The plant kingdom has provided man with his therapeutic needs over many millennia. Indeed the plants have been the therapeutic arsenal of all the documented traditional systems of medicine, which made possible the modern disciplines of ethno medicine. India has several unique features in the medical and aromatic plants sector, the first and most important being a wider use of native plants in the Indian systems of indigenous medicine which still cater to a larger section of the people. Out of the 3000 medicinal plants seen in India, about 200 species are used in bulk quantities as articles of commerce. Because of safe and effective constituents of plant products and active principles of medicinal plants in particular, interest in medicinal plants has been shown all over the world. Arrowroot is one such plant, which finds a place as a food supplement and also in herbal preparations. Arrowroot is the common name for a variety of nutritious, easy-to-digest starch extracted from the tubers of certain plants growing in tropical countries, or the plants from which such starch is obtained. It is open to speculation whether the name ‘arrowroot’ comes from the pointed shape of the root or the belief that it cured arrow injuries.
East Indian
West Indian
Queens Land ArrowrootCanna edulisCannaceaeRhizome
Florida ArrowrootZamia pumilaCycadaceaeStem
The true arrowroot or the West Indian arrowroot plant (Maranta arundinacea) is native to tropical America, especially Florida, and is extensively cultivated in the West Indies. The plant grows wild in some parts of India and it is sporadically cultivated in U.P, Bihar, Orissa, Bengal, Assam and Kerala. Two types of plants are grown, blue and yellow, according to the colour of the rhizomes; the blue type gives a higher yield of starch than the yellow one.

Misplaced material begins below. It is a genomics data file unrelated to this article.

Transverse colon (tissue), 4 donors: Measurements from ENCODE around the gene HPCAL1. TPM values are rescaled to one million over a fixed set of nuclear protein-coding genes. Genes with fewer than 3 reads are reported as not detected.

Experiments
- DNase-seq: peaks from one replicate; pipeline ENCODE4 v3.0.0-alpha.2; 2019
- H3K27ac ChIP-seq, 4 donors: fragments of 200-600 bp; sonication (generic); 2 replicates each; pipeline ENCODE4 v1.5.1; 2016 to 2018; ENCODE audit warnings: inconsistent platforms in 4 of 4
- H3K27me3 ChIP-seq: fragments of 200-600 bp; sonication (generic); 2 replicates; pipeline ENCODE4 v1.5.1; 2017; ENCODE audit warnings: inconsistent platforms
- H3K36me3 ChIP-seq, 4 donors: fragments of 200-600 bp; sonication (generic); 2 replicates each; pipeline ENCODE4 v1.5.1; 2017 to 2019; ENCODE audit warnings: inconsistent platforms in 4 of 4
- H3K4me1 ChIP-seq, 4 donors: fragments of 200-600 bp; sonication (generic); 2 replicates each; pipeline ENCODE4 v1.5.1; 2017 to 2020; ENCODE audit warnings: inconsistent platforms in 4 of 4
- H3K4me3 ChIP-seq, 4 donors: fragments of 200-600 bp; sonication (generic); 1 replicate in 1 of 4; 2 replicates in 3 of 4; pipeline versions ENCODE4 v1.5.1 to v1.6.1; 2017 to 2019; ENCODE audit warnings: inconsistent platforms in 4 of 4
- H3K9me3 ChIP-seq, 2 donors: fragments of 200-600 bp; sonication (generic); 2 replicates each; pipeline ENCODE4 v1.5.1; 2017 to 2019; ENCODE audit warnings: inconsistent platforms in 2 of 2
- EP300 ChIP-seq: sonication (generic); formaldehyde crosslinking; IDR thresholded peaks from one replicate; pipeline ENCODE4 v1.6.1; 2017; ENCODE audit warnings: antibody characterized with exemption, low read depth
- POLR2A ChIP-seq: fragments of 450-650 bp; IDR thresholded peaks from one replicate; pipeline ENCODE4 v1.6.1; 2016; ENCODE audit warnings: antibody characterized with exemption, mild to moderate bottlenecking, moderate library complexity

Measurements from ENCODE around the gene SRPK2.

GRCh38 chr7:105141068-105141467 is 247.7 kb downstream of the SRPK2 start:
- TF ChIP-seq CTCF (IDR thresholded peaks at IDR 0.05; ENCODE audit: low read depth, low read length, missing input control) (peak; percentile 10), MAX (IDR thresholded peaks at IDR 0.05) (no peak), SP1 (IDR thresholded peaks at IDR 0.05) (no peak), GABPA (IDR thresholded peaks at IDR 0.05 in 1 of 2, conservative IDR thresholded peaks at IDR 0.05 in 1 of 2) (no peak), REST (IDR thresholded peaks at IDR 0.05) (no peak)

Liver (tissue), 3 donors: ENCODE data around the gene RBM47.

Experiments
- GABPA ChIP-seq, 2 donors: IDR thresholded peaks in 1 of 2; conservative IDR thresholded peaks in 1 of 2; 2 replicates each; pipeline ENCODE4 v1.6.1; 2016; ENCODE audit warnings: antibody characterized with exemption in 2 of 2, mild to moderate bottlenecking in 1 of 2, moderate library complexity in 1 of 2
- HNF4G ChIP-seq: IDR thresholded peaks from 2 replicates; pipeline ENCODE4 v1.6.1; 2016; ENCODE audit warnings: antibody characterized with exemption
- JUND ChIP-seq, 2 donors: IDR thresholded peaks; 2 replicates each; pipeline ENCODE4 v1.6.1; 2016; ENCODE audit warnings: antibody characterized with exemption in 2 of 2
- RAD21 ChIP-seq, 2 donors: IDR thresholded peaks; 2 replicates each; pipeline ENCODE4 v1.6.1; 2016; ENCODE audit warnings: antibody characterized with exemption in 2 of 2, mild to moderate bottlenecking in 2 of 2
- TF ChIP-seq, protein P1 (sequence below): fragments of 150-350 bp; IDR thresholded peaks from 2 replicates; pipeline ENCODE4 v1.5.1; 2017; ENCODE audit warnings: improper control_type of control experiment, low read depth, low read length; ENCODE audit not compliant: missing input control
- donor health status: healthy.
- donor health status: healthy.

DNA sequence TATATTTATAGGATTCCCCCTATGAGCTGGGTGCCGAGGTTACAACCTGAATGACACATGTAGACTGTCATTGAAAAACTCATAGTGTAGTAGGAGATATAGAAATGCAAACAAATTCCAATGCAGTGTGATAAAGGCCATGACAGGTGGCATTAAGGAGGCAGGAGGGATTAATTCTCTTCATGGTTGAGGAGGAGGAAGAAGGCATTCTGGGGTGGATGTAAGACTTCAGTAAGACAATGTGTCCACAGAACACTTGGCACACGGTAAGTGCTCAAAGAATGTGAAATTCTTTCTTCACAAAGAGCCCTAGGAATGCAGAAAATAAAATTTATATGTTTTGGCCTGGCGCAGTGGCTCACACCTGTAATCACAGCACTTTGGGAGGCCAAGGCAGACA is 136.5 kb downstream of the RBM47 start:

The East Indian arrowroot or Curcuma is cultivated for its tubers containing starch which is used to substitute for the true arrowroot powder. The plant is seen in the wild in shaded areas of moist deciduous forests, along river banks, waste places etc. The species is also rather common in the homesteads.
Arrowroot plants are herbaceous with underground tubers and large leaves without any aerial stem.


The arrowroot tubers are ready for harvesting in 10 to 11 months after planting. Their maturity is indicated by the wilting and dying of leaves of the plant. At this stage, the tubers are dug up and separated from other plant parts. For the extraction of starch, the tops of tubers, which are poor in starch, are cut off and the rest of the material washed, peeled and pulped by beating them in mortars or subjecting them to the action of the wheel-rasp. The pulp is then mixed with water and the milky liquid is passed through a coarse cloth or hair sieve and the pure low-protein mucilaginous starch is allowed to settle at the bottom as an insoluble powder. This powder, dried in the sun is marketed in air-tight cans, packages or cases.
Arrowroot is valued as a food, especially for infants, invalids and convalesecents. It is employed in the preparation of biscuts, cakes, puddings and jellies. It is also used as a base for face powders and the prepartion of special glues. It is also used to thicken milk.


Moisture15 – 16.5


Arrowroot starch is useful in dysentry, diarrhoea, dyspepsia, bronchitis and cough. The plant is an ingradient of ayurvedic drugs which are efficacious in treating amoebic dysentry. Ethnobotanical surveys in Bastar, Madhya Pradesh, have revealed that the tribals use arrowroot powder prepared in milk along with tamarind, as a cure for jaundice. The Oraon and Korwa tribes of Madhya Pradesh use the tuber mixed with milk to treat debility and rheumatism. The tubers also possess antiseptic properties and are used in skin diseases. In Nagaland, the juice obtained by crushing the tuber is rubbed on swellings of the body.
Arrowroot is nutritive, and is used as an agreeable, non-irritating diet in certain chronic diseases, during convalescence from fevers, in irritations of the alimentary canal, pulmonary organs, or of the urinary apparatus and is well suited for infants as a substittue for breast milk. Arrowroot can be given to feeding mothers to promote lactation. It may be given in the form of jelly, variously seasoned with sugar, lemon juice, essences or aromatics.



No comments: